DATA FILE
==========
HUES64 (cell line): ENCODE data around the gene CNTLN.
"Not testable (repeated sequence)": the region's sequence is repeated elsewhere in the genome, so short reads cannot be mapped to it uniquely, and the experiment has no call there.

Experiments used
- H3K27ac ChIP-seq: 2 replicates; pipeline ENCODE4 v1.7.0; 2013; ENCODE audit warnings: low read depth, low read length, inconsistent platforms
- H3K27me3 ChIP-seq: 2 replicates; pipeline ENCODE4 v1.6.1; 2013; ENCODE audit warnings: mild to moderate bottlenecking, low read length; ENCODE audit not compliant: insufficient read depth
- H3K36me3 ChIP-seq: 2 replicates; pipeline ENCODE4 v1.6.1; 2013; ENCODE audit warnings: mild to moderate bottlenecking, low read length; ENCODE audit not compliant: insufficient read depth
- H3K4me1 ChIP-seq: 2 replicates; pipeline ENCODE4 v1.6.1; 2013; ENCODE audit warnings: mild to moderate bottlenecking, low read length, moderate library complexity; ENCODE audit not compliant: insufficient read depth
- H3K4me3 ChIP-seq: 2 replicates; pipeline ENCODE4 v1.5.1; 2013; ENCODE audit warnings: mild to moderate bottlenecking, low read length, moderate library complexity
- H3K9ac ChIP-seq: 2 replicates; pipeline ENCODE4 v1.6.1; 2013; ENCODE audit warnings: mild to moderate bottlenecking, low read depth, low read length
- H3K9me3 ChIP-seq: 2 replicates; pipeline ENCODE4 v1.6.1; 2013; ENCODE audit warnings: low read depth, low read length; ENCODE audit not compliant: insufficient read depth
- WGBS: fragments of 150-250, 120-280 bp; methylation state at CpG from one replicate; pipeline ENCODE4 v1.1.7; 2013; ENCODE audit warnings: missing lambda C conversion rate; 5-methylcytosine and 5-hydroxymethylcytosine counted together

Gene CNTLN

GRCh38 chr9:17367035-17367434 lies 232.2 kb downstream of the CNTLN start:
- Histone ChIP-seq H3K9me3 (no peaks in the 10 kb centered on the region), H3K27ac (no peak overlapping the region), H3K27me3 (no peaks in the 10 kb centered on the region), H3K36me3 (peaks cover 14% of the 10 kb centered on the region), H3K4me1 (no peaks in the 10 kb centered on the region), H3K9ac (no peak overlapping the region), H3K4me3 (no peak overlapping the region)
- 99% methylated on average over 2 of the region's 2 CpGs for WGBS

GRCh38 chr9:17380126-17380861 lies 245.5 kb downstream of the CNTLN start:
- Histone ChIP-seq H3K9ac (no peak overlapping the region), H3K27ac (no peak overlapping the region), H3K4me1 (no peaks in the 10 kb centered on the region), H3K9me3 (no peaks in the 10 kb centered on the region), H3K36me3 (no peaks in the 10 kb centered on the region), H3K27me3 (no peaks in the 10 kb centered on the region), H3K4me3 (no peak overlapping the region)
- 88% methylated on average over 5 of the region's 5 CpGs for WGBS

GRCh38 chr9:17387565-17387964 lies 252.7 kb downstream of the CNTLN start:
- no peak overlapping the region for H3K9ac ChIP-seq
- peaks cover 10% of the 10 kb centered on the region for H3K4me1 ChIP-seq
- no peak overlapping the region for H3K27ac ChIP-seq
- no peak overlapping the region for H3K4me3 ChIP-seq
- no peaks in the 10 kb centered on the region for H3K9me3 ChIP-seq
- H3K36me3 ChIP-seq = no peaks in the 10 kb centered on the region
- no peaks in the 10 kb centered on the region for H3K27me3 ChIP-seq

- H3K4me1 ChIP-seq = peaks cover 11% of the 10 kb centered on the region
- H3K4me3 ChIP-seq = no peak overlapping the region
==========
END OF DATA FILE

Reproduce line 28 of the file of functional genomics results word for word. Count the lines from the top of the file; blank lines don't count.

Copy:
- H3K4me3 ChIP-seq = no peak overlapping the region